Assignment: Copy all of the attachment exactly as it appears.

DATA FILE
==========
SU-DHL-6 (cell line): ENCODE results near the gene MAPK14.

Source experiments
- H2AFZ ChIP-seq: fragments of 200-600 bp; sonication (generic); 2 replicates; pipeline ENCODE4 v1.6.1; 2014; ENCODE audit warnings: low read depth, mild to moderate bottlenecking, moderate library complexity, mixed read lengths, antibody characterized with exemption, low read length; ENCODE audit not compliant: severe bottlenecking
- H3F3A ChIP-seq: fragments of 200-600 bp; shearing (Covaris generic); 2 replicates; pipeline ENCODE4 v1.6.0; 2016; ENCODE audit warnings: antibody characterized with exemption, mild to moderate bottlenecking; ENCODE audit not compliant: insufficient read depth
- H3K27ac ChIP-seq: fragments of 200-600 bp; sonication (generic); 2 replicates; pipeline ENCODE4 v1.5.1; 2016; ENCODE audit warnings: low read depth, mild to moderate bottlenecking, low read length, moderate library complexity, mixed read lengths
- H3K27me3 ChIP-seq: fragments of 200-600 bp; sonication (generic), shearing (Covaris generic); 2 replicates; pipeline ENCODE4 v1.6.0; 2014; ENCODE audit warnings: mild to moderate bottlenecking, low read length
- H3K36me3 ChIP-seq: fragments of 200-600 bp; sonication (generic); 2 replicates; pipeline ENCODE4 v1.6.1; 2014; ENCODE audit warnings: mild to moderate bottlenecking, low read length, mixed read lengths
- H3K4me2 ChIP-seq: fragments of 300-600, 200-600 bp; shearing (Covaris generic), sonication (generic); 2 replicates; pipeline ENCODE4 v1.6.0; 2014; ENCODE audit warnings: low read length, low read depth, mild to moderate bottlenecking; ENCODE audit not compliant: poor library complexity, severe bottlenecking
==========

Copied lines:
SU-DHL-6 (cell line): ENCODE results near the gene MAPK14.

Source experiments
- H2AFZ ChIP-seq: fragments of 200-600 bp; sonication (generic); 2 replicates; pipeline ENCODE4 v1.6.1; 2014; ENCODE audit warnings: low read depth, mild to moderate bottlenecking, moderate library complexity, mixed read lengths, antibody characterized with exemption, low read length; ENCODE audit not compliant: severe bottlenecking
- H3F3A ChIP-seq: fragments of 200-600 bp; shearing (Covaris generic); 2 replicates; pipeline ENCODE4 v1.6.0; 2016; ENCODE audit warnings: antibody characterized with exemption, mild to moderate bottlenecking; ENCODE audit not compliant: insufficient read depth
- H3K27ac ChIP-seq: fragments of 200-600 bp; sonication (generic); 2 replicates; pipeline ENCODE4 v1.5.1; 2016; ENCODE audit warnings: low read depth, mild to moderate bottlenecking, low read length, moderate library complexity, mixed read lengths
- H3K27me3 ChIP-seq: fragments of 200-600 bp; sonication (generic), shearing (Covaris generic); 2 replicates; pipeline ENCODE4 v1.6.0; 2014; ENCODE audit warnings: mild to moderate bottlenecking, low read length
- H3K36me3 ChIP-seq: fragments of 200-600 bp; sonication (generic); 2 replicates; pipeline ENCODE4 v1.6.1; 2014; ENCODE audit warnings: mild to moderate bottlenecking, low read length, mixed read lengths
- H3K4me2 ChIP-seq: fragments of 300-600, 200-600 bp; shearing (Covaris generic), sonication (generic); 2 replicates; pipeline ENCODE4 v1.6.0; 2014; ENCODE audit warnings: low read length, low read depth, mild to moderate bottlenecking; ENCODE audit not compliant: poor library complexity, severe bottlenecking